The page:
The effective heat capacity is connected to the perturbation on the timescale of the perturbation (Eq. 21). Previous studies have noted that changing the ocean mixed layer depth impacts the climatological annual mean temperature (Schneider and Zhu, 1998; Qiao et al., 2004; Donohoe et al., 2014; Wang et al., 2019). The increased heat capacity of the mixed layer reduced the magnitude of the annual cycle affecting the surface winds and upwelling, which may provide nonlinear effects (Wang et al., 2019). For the past, a strong warming at high latitudes is reconstructed for the Pliocene, Miocene, and Eocene periods (Markwick, 1994; Wolfe, 1994; Sloan and Rea, 1996; Huber et al., 2000; Shellito et al., 2003; Tripati et al., 2003; Mosbrugger et al., 2005; Utescher and Mosbrugger, 2007). It is a conundrum that the modeled high latitudes are not as warm as the reconstructions (e.g., Sloan and Rea, 1996; Huber et al., 2000; Mosbrugger et al., 2005; Knorr et al., 2011; Dowset et al., 2013). Inspired by the EBM and GCM results, we may think of a climate system as having a higher effective heat capacity producing a reduced seasonal cycle and flat temperature gradients. The changed vertical mixing coefficients could mimic possible effects like weak tidal dissipation or abyssal stratification (e.g., Lambeck 1977; Green and Huber, 2013), but its explicit physics are not evaluated here.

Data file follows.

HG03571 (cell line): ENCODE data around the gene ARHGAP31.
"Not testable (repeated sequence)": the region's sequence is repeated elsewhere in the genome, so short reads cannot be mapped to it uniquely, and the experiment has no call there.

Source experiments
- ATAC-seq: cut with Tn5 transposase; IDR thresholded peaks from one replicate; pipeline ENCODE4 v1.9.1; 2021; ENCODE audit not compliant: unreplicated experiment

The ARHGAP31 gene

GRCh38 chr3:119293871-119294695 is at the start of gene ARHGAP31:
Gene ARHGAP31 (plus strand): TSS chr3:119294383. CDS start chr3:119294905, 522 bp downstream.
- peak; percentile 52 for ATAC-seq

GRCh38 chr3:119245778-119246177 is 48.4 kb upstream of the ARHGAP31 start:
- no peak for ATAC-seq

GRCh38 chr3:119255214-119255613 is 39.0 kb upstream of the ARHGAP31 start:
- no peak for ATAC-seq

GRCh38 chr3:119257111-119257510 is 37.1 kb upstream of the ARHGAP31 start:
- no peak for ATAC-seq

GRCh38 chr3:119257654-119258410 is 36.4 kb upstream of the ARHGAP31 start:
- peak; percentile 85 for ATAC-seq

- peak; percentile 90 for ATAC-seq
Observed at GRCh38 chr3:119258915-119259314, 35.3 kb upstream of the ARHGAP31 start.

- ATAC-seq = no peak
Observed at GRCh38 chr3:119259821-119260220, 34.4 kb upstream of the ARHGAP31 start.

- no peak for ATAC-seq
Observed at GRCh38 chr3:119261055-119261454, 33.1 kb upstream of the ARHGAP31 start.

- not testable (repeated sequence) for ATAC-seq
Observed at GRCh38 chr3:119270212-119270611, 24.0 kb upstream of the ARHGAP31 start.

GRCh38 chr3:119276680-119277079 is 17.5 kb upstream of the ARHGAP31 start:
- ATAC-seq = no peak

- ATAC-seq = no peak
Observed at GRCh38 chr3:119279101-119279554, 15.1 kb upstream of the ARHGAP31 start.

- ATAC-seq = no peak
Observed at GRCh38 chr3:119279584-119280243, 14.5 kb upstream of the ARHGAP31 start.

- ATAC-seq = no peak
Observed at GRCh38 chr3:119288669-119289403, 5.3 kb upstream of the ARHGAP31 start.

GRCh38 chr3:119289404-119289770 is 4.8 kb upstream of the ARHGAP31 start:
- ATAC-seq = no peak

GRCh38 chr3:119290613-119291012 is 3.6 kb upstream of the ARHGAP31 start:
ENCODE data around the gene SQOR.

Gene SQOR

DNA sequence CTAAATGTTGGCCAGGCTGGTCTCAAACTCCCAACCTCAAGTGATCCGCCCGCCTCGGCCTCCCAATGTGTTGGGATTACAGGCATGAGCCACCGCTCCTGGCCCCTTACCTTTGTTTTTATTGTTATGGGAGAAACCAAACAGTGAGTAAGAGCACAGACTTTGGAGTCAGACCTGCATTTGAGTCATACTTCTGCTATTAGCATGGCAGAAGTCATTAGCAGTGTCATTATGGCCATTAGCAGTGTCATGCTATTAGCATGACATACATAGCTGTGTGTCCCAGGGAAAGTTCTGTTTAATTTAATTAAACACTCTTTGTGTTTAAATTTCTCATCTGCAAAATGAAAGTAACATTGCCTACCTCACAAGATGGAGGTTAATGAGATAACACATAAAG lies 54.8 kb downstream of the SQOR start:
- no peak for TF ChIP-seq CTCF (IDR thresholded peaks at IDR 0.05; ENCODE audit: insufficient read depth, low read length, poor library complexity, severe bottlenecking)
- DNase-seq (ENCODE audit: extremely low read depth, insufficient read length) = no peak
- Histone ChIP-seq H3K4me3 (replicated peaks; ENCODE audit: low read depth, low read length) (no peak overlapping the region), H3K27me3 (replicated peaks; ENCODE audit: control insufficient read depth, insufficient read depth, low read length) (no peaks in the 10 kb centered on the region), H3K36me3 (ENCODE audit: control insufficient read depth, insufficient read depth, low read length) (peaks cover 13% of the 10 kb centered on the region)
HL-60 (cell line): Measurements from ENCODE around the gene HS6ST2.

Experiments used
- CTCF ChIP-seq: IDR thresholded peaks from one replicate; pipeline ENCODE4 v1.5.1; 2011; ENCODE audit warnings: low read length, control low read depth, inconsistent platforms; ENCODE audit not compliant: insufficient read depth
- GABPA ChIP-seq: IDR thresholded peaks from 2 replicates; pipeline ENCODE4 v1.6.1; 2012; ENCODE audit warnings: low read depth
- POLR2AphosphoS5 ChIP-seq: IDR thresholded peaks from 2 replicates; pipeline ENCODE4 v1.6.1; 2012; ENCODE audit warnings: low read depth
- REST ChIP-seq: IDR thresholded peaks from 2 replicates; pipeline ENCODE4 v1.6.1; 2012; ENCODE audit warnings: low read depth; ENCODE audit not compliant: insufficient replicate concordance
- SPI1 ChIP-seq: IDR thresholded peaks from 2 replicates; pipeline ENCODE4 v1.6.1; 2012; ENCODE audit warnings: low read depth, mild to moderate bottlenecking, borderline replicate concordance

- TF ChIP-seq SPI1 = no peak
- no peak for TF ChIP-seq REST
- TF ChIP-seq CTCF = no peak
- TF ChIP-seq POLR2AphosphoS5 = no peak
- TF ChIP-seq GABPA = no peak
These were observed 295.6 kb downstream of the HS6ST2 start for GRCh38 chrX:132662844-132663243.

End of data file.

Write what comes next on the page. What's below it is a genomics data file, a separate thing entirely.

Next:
This paper revisits the relationship between the (global mean) surface temperature of the Earth and its radiation budget, as is frequently used in energy balance models (EBMs). The main point is that the effective heat capacity and its temporal variation over the daily/seasonal cycle needs to be taken into account when estimating surface temperature from the energy budget. EBMs provide a crucial tool in climate research, especially because they – confirmed by the results of the elaborate realistic climate models – describe the processes essential for the genesis of the global climate. EBMs are thus an admissible conceptual tool, due to their reduced complexity in relation to the essentials of “scientific understanding” represents (von Storch et al., 1999). This understanding states that the radiation balance on the ground and the absorption in the atmosphere are the essential factors for determining the temperature. The solution of the basic EBM says that the temperature is independent of the size of the Earth and the thermal characteristics but depends on the albedo, emissivity and solar constant.